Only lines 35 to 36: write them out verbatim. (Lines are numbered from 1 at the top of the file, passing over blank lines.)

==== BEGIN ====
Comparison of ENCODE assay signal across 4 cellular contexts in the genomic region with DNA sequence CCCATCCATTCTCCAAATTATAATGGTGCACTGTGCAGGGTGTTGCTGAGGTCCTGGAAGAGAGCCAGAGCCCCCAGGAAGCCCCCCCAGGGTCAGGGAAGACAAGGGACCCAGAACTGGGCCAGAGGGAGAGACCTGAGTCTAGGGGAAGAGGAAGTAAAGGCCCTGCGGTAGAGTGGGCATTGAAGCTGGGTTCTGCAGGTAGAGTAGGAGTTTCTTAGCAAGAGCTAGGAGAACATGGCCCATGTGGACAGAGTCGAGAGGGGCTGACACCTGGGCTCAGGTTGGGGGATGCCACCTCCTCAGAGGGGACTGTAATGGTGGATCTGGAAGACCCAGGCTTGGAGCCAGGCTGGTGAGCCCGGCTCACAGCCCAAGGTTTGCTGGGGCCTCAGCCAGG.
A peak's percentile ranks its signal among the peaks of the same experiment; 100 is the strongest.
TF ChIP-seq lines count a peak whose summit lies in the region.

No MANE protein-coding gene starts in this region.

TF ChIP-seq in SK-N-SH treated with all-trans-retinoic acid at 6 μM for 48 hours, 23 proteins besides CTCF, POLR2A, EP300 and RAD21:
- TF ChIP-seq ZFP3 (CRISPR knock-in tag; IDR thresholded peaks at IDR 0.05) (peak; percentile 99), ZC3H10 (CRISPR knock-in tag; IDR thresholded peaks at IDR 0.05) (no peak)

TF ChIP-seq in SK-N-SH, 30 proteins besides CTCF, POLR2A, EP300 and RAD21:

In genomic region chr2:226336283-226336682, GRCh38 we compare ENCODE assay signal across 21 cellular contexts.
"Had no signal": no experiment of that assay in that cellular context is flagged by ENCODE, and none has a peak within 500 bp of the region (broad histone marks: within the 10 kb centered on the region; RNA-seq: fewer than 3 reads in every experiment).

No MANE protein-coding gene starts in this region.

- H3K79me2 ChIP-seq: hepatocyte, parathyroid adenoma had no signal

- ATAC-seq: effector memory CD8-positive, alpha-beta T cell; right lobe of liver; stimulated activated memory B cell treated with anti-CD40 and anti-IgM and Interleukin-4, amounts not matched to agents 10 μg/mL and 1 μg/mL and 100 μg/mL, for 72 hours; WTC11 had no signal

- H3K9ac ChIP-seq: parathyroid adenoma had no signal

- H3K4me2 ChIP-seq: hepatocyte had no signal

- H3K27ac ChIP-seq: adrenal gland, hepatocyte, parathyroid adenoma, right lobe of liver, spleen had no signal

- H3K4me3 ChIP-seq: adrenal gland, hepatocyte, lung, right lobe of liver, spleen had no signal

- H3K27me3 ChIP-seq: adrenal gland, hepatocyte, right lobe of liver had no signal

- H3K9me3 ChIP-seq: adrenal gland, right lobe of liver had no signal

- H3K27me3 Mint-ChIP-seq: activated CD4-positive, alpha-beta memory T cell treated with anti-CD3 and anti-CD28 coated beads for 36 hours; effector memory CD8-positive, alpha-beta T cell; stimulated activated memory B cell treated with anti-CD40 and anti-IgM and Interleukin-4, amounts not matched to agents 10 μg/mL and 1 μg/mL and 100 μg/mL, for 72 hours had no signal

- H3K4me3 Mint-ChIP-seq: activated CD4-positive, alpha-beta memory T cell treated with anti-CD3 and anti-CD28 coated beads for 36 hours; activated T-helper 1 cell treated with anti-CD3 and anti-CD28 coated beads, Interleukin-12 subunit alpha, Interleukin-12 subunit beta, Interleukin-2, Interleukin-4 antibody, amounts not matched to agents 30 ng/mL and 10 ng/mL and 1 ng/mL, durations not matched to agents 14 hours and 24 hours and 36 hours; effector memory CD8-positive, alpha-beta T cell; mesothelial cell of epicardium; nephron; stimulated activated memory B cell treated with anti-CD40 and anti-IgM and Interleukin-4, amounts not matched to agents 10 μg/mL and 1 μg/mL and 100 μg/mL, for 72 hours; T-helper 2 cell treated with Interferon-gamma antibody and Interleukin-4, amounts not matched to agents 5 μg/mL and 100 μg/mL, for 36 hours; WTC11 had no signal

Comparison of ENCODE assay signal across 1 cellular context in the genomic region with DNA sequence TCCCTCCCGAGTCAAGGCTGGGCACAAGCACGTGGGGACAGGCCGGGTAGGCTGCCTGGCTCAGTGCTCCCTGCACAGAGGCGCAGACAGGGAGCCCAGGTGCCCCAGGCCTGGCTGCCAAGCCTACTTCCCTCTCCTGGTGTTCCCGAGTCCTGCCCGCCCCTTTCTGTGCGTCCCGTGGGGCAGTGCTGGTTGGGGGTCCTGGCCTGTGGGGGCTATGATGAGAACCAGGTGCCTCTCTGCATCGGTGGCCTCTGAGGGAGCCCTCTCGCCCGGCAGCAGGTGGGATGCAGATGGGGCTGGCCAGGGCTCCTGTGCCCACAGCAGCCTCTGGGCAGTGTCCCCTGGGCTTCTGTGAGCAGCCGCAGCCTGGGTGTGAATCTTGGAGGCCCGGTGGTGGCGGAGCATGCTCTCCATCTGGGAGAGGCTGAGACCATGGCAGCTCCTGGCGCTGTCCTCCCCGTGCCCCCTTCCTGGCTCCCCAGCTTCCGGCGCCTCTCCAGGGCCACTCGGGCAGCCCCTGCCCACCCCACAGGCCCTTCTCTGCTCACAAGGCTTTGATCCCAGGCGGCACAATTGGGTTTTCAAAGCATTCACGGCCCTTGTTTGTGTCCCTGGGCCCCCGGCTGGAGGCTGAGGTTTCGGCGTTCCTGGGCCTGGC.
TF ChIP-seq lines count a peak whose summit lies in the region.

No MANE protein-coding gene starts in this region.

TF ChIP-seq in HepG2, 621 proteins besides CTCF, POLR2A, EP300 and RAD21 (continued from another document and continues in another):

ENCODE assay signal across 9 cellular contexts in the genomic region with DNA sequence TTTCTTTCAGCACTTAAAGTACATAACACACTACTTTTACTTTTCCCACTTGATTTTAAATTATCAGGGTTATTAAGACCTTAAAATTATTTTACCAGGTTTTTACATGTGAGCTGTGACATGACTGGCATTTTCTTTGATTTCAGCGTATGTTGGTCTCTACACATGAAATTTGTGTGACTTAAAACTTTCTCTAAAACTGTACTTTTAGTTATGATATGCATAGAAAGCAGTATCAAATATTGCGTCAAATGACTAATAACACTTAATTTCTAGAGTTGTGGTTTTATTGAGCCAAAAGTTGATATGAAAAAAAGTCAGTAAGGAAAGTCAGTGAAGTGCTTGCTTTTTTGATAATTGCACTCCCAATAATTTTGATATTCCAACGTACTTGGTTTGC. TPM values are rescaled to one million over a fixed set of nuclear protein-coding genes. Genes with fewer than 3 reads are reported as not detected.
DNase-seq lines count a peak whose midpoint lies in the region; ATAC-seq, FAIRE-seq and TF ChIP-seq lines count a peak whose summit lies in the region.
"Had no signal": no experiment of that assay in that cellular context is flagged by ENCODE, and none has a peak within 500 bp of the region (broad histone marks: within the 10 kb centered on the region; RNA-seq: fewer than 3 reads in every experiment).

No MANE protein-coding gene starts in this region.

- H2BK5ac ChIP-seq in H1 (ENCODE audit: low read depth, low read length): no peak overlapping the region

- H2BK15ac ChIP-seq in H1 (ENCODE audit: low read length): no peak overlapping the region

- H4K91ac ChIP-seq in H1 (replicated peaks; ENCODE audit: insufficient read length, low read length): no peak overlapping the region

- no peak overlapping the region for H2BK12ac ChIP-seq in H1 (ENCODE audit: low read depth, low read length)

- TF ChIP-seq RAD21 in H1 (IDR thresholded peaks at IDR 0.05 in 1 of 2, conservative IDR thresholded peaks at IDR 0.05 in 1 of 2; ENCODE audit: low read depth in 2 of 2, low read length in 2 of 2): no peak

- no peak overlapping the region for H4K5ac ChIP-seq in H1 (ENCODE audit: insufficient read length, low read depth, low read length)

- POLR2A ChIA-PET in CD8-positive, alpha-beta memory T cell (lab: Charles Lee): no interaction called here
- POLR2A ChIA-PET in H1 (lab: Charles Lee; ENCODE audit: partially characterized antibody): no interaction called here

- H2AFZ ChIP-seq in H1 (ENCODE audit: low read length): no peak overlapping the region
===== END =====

- POLR2A ChIA-PET in CD8-positive, alpha-beta memory T cell (lab: Charles Lee): no interaction called here
- POLR2A ChIA-PET in H1 (lab: Charles Lee; ENCODE audit: partially characterized antibody): no interaction called here